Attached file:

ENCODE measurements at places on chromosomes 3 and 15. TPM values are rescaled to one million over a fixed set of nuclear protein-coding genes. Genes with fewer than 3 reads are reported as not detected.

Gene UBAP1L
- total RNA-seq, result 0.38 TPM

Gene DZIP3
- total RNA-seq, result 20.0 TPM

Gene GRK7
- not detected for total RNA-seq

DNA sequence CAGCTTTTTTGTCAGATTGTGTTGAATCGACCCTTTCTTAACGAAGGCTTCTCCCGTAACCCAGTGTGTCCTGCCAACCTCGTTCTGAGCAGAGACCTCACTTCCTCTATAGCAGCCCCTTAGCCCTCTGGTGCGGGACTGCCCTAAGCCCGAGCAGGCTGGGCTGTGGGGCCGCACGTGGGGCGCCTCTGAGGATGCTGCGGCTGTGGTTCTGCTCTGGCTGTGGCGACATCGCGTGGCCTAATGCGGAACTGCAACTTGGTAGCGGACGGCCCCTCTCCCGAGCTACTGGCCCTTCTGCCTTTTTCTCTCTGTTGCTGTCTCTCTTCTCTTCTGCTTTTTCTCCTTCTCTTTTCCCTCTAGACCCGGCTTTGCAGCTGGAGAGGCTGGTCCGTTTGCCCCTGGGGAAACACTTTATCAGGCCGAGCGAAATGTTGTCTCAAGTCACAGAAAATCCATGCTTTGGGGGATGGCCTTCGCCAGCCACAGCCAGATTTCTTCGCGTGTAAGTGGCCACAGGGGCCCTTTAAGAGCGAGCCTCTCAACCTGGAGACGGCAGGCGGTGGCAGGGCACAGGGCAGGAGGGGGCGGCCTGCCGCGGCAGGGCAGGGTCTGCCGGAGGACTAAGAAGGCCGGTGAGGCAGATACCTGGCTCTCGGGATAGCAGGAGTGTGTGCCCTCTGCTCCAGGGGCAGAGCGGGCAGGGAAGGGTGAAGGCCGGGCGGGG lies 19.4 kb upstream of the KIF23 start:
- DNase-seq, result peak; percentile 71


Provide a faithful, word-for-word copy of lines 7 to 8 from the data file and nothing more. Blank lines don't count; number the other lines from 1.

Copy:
- not detected for total RNA-seq

DNA sequence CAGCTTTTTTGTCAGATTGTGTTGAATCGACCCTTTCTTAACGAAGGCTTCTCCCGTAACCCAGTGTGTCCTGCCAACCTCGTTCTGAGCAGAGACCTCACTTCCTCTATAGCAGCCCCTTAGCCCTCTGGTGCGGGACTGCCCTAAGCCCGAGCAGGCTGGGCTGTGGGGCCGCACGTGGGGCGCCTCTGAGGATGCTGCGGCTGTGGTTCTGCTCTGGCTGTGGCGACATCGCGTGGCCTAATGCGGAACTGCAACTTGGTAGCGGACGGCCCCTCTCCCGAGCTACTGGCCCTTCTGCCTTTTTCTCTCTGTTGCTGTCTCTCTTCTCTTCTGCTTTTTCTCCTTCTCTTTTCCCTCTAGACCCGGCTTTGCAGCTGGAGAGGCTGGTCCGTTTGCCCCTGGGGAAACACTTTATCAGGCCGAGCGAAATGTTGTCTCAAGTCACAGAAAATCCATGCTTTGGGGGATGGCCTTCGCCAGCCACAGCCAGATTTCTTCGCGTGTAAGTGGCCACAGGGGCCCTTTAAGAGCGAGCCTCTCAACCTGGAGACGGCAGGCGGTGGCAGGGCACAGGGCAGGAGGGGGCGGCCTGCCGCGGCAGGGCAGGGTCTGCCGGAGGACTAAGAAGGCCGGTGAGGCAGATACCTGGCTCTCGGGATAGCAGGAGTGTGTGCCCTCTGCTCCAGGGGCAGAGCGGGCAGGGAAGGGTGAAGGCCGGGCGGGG lies 19.4 kb upstream of the KIF23 start: